Now here's the thing where X-Men: First Class most impressed me: the story proper is set in 1962, building up to what history remembers as the Cuban Missile Crisis. But before we get there we see some circa World War II stuff that revisits young Erik Lehnsherr's internment in the concentration camp (first seen in X-Men), intercut with ten-year old Charles Xavier encountering the cold and hungry adolescent mutant Raven trying to steal food from the Xavier mansion. Xavier takes Raven in and promises to take care of her. Juxtaposed against that we witness "Dr. Schmidt" - AKA Sebastian Shaw - threatening to kill Erik's mother unless the boy can move a Nazi coin just as he bent the steel gates of the deathcamp.

Two young men, each set apart from humanity because of God or genetic chance. Both in their own way marked by the extremities of the species that mutation has divorced them from: Charles Xavier who is kind and shows kindness, while Erik Lehnsherr is given cruelty and made to realize that the only way for the world to make sense is to force it to.

I had misgivings about how X-Men: First Class was going to work with a setting now half a century removed from where we are today. But having seen it I think that Vaughn - along with co-writers Ashley Edward Miller, Zack Stentz, Jane Goldman - did it right. They played up the very real uncertainty that was amok in the world of fifty years ago and cranked it up a dozen notches by throwing in the threat of mutants arising to supplant homo sapien. The result? A brilliant piece of revisionist history that plays out better than many docudramas I've seen of the period!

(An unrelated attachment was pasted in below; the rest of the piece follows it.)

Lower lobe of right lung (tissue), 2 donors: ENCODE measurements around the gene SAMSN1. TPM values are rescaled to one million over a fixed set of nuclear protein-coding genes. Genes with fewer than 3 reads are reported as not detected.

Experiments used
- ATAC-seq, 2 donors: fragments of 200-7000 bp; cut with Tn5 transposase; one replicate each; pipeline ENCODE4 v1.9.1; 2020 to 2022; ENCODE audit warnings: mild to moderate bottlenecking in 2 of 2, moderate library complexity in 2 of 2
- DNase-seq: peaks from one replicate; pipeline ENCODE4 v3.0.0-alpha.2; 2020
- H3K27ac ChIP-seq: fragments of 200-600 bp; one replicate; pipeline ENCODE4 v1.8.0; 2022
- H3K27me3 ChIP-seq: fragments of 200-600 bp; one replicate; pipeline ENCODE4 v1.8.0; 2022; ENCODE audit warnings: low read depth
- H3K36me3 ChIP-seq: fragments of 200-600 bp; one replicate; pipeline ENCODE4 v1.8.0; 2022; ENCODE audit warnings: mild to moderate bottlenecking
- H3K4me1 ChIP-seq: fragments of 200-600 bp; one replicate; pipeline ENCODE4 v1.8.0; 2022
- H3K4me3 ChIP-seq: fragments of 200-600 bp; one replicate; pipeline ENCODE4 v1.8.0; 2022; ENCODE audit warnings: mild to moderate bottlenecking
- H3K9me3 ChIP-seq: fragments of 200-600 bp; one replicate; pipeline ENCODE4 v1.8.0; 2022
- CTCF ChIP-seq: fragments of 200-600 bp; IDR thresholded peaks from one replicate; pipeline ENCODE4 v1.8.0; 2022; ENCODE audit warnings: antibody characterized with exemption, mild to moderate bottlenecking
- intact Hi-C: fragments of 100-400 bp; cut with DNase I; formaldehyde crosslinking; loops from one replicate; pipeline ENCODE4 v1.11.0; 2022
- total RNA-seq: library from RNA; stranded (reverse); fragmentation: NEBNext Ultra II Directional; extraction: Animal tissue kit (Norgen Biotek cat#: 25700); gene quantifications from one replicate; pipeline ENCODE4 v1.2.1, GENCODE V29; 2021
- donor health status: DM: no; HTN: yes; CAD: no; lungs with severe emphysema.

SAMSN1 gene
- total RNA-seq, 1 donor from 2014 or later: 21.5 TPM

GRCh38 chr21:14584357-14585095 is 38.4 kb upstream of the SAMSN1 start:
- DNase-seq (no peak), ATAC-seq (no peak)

But that's just the background for the real story here: the biggest reason why I feel that X-Men: First Class is the superior film to 2000's X-Men: how this film portrays Professor Xavier and Magneto (played by James McAvoy and Michael Fassbender, respectively). Whereas Patrick Stewart's take on Xavier was as an "elder statesman" type with a lifetime of wisdom to guide him and his charges, McAvoy's Xavier is very much a green lad bursting with virtue and ideas... but also lacking the self-discipline that Xavier comes to be renowned for. Heck, this young Xavier is a party animal who loves to chug beer and woo sexy women. But in time Xavier comes to understand that - you will excuse the blatant borrowing from another Marvel character - that with great power comes great responsibility. And it is with relishing delight that we watch Xavier come to grips with the task that fate has set before him.

But as much as I really applauded James McAvoy's take on Xavier, I am even wildly more enthralled by what Michael Fassbender did with Erik Lehnsherr: the man better known to the world as Magneto. THIS is the Magneto that I wanted to see in the 2000 movie. Ian McKellan, okay: he brought the necessary seniority and gravitas to the role. But McKellan's portrayal of Magneto lacked what in my mind is the character's most defining quality: his rage at the world of baseline humanity. And that kept us from ever seeing McKellan's Magneto turned on full-tilt against all mankind.